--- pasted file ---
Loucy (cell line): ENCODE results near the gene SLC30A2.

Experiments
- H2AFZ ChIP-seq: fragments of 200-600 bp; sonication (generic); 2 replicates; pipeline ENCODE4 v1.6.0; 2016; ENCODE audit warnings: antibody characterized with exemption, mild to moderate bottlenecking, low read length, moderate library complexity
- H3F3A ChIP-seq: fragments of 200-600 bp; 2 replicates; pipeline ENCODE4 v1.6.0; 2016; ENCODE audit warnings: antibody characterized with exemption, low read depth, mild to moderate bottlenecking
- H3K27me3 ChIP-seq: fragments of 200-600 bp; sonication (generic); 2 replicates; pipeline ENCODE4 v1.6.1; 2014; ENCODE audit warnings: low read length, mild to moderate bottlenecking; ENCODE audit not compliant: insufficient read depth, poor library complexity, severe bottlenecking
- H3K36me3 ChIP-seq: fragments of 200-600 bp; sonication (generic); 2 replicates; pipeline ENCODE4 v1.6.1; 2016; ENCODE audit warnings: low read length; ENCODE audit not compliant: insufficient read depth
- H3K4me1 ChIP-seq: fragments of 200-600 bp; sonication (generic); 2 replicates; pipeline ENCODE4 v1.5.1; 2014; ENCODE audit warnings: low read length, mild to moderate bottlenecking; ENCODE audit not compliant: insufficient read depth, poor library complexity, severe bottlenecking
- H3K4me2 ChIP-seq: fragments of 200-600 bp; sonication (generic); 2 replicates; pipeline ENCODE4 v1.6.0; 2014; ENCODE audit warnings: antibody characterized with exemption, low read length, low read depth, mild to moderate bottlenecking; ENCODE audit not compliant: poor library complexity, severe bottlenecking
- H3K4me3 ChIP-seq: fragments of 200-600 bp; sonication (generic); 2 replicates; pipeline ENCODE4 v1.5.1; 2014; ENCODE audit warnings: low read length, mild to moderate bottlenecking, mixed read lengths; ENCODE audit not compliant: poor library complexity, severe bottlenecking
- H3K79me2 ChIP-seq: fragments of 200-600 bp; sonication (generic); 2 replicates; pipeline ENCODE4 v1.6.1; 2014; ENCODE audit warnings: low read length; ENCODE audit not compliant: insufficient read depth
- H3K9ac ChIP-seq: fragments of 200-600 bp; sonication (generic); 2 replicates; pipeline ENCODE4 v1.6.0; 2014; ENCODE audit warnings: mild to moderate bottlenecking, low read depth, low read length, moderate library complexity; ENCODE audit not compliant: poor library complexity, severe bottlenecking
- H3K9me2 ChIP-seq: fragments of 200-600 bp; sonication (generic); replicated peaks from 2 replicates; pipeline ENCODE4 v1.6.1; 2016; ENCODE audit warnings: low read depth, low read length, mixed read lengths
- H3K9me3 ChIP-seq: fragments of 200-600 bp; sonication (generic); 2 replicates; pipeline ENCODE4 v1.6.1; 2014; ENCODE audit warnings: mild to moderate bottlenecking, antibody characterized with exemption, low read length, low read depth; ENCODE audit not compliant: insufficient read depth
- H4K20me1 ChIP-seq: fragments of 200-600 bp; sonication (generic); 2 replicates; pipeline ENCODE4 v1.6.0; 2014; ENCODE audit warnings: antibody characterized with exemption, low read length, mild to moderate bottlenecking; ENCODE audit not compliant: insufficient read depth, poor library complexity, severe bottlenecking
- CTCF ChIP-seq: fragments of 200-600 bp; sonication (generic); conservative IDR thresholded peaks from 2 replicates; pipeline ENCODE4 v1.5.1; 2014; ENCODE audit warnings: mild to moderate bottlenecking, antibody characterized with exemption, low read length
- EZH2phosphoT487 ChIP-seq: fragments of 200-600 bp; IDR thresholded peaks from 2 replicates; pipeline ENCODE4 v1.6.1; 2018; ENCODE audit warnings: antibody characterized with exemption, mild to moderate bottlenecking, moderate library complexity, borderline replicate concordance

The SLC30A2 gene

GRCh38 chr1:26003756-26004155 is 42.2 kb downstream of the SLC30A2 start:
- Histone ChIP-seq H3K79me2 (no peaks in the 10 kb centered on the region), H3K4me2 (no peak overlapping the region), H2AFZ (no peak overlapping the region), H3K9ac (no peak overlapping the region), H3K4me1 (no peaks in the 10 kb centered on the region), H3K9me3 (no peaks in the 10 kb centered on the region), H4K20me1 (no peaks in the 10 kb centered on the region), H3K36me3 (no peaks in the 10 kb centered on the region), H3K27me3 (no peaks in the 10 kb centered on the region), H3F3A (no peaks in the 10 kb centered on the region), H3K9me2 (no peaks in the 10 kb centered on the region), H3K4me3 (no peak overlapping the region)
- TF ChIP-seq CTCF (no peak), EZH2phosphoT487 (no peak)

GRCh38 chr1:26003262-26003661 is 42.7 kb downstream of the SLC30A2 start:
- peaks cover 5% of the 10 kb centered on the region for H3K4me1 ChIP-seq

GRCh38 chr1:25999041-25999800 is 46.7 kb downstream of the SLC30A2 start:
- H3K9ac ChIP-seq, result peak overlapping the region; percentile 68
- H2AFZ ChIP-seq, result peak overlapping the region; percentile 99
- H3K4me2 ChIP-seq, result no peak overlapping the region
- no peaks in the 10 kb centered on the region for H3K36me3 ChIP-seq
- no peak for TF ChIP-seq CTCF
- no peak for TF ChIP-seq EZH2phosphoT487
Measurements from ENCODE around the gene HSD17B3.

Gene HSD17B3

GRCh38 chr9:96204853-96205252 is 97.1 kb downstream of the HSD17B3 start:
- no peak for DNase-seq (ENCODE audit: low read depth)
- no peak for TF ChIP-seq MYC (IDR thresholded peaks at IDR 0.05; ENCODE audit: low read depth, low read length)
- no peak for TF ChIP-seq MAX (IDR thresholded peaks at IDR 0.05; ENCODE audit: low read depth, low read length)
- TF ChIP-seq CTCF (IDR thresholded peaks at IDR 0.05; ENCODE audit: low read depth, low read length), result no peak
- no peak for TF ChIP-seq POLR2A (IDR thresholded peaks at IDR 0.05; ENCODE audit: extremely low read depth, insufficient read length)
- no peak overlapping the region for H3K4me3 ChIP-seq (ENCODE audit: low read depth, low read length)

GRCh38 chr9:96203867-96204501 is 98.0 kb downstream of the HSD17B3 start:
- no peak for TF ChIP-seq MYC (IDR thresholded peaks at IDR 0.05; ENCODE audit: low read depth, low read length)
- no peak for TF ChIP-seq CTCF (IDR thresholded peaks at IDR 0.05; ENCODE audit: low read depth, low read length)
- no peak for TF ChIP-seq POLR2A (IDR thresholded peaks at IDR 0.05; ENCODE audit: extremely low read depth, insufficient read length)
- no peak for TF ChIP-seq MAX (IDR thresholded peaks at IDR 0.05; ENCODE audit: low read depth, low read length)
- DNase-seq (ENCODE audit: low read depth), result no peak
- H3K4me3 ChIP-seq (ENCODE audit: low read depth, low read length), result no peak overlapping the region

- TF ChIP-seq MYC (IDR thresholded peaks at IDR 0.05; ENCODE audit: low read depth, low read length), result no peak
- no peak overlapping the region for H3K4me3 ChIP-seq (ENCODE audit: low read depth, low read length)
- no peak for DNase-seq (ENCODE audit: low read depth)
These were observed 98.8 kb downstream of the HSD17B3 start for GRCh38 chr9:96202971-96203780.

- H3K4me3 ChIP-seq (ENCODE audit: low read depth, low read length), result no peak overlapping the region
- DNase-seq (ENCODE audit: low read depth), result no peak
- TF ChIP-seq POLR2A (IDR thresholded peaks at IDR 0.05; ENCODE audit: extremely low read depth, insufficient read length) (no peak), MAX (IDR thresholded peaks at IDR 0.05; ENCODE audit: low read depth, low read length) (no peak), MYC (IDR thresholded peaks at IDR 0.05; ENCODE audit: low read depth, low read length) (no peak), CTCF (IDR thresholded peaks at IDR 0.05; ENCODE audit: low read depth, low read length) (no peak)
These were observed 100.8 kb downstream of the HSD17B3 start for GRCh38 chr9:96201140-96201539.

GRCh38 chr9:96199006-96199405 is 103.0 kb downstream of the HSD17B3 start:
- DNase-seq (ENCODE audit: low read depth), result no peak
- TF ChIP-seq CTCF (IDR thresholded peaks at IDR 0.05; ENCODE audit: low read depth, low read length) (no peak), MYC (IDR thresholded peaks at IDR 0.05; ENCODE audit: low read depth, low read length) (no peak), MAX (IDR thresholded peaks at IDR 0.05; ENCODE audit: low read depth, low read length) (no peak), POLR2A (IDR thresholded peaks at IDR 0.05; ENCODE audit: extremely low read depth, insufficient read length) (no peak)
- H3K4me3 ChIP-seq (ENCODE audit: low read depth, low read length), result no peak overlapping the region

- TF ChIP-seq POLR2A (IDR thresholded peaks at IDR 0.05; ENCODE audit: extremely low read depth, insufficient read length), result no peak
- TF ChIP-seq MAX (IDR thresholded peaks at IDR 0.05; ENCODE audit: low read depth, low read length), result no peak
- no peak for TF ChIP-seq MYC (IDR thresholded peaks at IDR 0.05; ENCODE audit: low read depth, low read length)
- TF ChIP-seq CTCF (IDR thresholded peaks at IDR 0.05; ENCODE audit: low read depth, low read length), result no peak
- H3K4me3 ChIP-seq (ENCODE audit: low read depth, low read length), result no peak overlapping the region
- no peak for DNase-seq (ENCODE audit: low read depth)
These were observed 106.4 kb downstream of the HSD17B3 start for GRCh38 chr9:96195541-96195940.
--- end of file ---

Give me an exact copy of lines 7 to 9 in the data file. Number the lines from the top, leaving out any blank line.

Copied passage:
- H3K4me1 ChIP-seq: fragments of 200-600 bp; sonication (generic); 2 replicates; pipeline ENCODE4 v1.5.1; 2014; ENCODE audit warnings: low read length, mild to moderate bottlenecking; ENCODE audit not compliant: insufficient read depth, poor library complexity, severe bottlenecking
- H3K4me2 ChIP-seq: fragments of 200-600 bp; sonication (generic); 2 replicates; pipeline ENCODE4 v1.6.0; 2014; ENCODE audit warnings: antibody characterized with exemption, low read length, low read depth, mild to moderate bottlenecking; ENCODE audit not compliant: poor library complexity, severe bottlenecking
- H3K4me3 ChIP-seq: fragments of 200-600 bp; sonication (generic); 2 replicates; pipeline ENCODE4 v1.5.1; 2014; ENCODE audit warnings: low read length, mild to moderate bottlenecking, mixed read lengths; ENCODE audit not compliant: poor library complexity, severe bottlenecking